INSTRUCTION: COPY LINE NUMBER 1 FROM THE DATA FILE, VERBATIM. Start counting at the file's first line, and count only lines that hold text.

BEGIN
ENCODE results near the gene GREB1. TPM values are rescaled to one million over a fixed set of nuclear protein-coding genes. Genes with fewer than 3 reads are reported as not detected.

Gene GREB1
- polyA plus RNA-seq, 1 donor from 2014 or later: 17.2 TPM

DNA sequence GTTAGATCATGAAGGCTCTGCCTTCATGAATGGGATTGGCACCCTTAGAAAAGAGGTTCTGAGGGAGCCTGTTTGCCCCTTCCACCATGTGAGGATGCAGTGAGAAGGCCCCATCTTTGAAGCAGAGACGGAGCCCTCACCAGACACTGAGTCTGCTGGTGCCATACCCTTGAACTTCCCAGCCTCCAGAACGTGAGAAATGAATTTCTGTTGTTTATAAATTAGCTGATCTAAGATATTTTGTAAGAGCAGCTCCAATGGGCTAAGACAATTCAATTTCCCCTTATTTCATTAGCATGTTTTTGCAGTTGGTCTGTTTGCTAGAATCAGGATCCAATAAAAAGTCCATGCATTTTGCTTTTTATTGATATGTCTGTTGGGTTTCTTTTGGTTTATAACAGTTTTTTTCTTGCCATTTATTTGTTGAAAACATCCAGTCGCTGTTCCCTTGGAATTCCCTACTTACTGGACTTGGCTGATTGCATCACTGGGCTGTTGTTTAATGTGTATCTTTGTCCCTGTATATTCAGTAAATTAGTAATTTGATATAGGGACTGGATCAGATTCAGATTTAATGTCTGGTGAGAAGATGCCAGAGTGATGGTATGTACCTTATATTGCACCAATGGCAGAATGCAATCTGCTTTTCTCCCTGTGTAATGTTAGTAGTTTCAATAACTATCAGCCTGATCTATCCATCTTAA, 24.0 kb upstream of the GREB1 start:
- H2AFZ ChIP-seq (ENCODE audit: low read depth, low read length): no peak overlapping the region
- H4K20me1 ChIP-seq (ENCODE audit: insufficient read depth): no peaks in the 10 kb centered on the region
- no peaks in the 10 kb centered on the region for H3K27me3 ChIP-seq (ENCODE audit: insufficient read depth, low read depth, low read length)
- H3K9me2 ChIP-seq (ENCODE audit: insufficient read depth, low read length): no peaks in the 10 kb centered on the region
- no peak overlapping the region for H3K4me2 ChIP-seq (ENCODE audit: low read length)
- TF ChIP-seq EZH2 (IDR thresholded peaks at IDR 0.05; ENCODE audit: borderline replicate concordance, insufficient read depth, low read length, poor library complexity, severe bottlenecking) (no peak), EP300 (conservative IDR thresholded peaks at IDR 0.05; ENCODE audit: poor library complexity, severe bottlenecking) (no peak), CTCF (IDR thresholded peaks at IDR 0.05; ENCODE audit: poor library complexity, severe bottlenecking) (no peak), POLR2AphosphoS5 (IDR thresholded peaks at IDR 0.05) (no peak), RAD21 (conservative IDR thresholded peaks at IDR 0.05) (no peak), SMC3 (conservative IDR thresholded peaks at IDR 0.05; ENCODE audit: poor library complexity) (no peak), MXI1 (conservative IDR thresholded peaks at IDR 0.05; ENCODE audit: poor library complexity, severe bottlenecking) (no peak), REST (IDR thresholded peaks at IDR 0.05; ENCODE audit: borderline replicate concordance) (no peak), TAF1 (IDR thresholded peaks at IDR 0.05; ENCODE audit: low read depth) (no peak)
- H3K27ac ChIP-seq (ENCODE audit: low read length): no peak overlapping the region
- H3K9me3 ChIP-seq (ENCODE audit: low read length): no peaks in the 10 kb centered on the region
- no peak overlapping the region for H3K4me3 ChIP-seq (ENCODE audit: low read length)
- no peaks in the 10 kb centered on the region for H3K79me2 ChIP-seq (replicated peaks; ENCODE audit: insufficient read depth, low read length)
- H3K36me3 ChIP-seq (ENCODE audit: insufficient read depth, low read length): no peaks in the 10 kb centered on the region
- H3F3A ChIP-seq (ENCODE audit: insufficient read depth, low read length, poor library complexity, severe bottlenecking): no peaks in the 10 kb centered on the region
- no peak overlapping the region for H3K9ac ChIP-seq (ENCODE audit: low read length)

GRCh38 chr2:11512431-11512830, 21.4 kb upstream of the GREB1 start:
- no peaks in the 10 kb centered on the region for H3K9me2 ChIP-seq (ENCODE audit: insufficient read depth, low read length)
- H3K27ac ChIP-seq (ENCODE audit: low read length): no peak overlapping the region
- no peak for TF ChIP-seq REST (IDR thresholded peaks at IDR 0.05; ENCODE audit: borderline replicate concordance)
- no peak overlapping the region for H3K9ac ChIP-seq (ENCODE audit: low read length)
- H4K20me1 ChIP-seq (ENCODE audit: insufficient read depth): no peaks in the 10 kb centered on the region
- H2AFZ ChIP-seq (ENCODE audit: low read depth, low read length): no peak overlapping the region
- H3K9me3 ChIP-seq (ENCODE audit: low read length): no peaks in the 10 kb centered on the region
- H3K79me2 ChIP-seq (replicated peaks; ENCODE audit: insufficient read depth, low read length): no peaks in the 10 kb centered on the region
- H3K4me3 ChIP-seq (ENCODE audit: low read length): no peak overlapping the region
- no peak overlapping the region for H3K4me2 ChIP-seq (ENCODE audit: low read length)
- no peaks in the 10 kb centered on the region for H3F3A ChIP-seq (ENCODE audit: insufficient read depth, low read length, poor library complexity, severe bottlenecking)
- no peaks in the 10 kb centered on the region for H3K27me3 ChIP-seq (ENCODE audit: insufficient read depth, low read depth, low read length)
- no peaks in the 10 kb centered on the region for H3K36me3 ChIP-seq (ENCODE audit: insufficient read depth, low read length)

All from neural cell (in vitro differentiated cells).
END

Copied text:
ENCODE results near the gene GREB1. TPM values are rescaled to one million over a fixed set of nuclear protein-coding genes. Genes with fewer than 3 reads are reported as not detected.